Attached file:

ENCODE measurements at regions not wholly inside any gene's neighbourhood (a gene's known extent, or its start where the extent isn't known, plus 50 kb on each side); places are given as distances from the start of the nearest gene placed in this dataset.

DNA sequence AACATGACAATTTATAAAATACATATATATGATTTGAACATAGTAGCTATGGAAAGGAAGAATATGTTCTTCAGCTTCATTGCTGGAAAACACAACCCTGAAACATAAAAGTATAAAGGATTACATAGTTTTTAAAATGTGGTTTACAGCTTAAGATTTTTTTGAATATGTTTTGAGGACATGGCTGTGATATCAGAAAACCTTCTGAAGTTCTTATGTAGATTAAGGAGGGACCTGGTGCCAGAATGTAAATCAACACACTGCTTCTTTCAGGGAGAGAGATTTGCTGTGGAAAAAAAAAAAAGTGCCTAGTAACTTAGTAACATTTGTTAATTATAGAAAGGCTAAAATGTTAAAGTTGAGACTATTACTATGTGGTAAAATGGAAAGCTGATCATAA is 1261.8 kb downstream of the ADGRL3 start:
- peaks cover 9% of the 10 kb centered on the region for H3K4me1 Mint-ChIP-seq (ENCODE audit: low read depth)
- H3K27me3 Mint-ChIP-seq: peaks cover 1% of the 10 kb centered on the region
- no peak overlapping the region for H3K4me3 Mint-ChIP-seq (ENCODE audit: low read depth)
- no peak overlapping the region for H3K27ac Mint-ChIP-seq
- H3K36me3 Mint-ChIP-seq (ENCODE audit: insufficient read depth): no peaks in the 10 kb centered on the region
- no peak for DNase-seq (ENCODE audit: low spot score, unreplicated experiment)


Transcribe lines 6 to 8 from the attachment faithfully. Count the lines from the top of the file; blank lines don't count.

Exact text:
- no peak overlapping the region for H3K27ac Mint-ChIP-seq
- H3K36me3 Mint-ChIP-seq (ENCODE audit: insufficient read depth): no peaks in the 10 kb centered on the region
- no peak for DNase-seq (ENCODE audit: low spot score, unreplicated experiment)